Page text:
Written by Daniel Broniatowski
Published: March 23, 2014 at 12:57 PM [UTC]
I was reading the blog of Pittsburgh-based violinist Roy Sonne and came across a fantastic article called
“How can I play like a singer?” Those of you who have listened to our podcast interview of violinist Roy Sonne know that his wife is a professional singer and that Mr. Sonne has accompanied many vocalists in his lifetime. As a result, he has and has had first-hand experience with this crowd and his article comparing playing the violin and singing is fitting.
I will start off my blog by quoting two of Roy’s examples as a starting point. Roy shares with us the words of the Belgian violinist/composer Charles August de Bériot (1802-1870):
“The true mission of the violin is to imitate the accents of the human voice, a noble mission that has earned for the violin the glory of being called the king of instruments.”
While it might be true that this statement is up for debate among musicologists and others in select musical circles, it is my belief that the great violinists have all been great purely because of their lyricism and ability to tug at our heartstrings.
Example number two is a quote Sonne attributes to the great violinist Nathan Milstein (1904-1992).
“The violinist’s dream is to imitate the human voice.”
From my own personal experience, I have found that there are two other elements that allow the violinist to “sing”. These elements, which are “ease and efficiency” were imparted to me by the great pedagogue Eric Rosenblith (1920-2010) in my student days at the New England Conservatory.
Before I was technically proficient, I had countless mentors, conductors, and musicians say to me “If you can sing it, you can play it”. While this statement has validity for many reasons, it lacks the crucial “how-to” element. In other words, unlike vocalists, we instrumentalists must deal with the technical aspects of playing an external-to-the-body apparatus. Vocalists have the luxury of having a direct connection to the larynx which is internal to the body. Yet, for the instrumentalist, once the technical mind/body elements are mastered, the instrument becomes our voice.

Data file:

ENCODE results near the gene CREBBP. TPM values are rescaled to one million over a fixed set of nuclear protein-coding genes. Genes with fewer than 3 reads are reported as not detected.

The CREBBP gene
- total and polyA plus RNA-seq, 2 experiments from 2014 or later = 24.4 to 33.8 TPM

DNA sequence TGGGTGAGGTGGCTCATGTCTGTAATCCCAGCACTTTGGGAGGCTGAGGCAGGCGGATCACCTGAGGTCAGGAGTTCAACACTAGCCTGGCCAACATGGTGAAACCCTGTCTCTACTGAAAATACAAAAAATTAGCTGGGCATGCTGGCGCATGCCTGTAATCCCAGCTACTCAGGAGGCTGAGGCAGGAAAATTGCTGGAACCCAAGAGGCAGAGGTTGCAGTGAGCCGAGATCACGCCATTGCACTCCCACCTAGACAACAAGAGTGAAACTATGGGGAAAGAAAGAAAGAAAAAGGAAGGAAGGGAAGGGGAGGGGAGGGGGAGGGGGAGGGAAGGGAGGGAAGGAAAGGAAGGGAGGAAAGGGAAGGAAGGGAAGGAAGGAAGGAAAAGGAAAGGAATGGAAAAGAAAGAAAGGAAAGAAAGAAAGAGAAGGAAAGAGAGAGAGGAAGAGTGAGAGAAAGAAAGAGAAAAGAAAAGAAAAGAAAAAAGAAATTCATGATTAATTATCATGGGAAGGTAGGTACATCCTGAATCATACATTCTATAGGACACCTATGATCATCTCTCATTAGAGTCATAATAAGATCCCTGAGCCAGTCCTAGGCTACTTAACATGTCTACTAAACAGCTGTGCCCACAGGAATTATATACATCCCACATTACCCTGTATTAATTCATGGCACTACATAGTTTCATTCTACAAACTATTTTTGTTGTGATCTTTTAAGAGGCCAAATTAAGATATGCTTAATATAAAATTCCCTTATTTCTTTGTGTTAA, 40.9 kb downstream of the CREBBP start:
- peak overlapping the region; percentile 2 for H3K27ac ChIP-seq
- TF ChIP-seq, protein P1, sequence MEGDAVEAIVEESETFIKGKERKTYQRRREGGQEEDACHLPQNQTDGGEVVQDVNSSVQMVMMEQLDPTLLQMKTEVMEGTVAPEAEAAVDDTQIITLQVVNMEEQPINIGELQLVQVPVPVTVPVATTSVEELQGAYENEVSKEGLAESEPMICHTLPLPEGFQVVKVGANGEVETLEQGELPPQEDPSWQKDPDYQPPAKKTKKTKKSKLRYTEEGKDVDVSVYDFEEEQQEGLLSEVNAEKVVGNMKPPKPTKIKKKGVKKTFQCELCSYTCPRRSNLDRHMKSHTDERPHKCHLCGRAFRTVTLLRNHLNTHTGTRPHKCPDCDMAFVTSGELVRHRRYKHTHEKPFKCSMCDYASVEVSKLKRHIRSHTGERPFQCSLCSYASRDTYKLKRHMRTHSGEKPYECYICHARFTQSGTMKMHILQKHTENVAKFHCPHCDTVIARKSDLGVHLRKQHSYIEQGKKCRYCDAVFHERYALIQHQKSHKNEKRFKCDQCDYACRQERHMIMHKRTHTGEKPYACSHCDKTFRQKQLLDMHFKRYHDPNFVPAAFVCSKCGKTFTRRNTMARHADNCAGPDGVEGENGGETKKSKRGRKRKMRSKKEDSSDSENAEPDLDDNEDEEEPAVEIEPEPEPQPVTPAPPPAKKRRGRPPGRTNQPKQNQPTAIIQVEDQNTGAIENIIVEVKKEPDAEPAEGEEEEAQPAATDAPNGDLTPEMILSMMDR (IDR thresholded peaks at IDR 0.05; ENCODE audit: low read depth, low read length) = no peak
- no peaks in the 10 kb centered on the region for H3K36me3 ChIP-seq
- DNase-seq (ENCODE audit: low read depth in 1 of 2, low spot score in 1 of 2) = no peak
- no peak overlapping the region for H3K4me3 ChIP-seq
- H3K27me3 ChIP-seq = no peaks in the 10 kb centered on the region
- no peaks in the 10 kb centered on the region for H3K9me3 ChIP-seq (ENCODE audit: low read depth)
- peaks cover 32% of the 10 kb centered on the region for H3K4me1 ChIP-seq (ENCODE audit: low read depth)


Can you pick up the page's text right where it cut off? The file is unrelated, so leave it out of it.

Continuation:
This is a long process which takes years and hours of daily practice.
I find that there are two equally important philosophical approaches to playing the violin. The first is the intuitive guide that our inner and outer voices give our bodies so that the necessary and proper technique works its way out. The second is the technique, or, more accurately, a certain tradition of technique that must be taught in order to let the body sing through the instrument. In my experience, the former has served me well but the latter had to be developed to make me into the musician that I am today. This could only be achieved with proper guidance from high-level teachers.
In the classical music world, many teachers refer to particular students as “gifted”. These are the children who most likely were immersed in music as babies and toddlers. In addition, and equally important, these children are quick to pick up instruction from the teacher and execute what is taught. Finally, they also often have hands and fingers that are suited for the instrument. With hours of practicing and crucial guidance, these children learn how to “play like a singer” at a high level.
Despite the above definition, being “gifted” is not, in itself, the be all and end all. Having the desire to “play like a singer” is actually even more important that being “gifted”. This desire is what nourishes the mind, body, and soul when things get tough (and they do at one point or another for every serious student of instrumental music). It is not a forced-will, but one of constant questioning, retooling, and calm introspection. The violinist is always in an ongoing dialogue with his or her body and mind, asking “How can I play this difficult passage more naturally”, or
“What fingering and bowing combinations will truly allow me to use my body to sing to the audience, the way I believe the composer intended?
This, journey, my friends, is lifelong, and the possibilities for self-expression are endless.
Parent tested, Child approved
Maestro Musicians Academy, Boston
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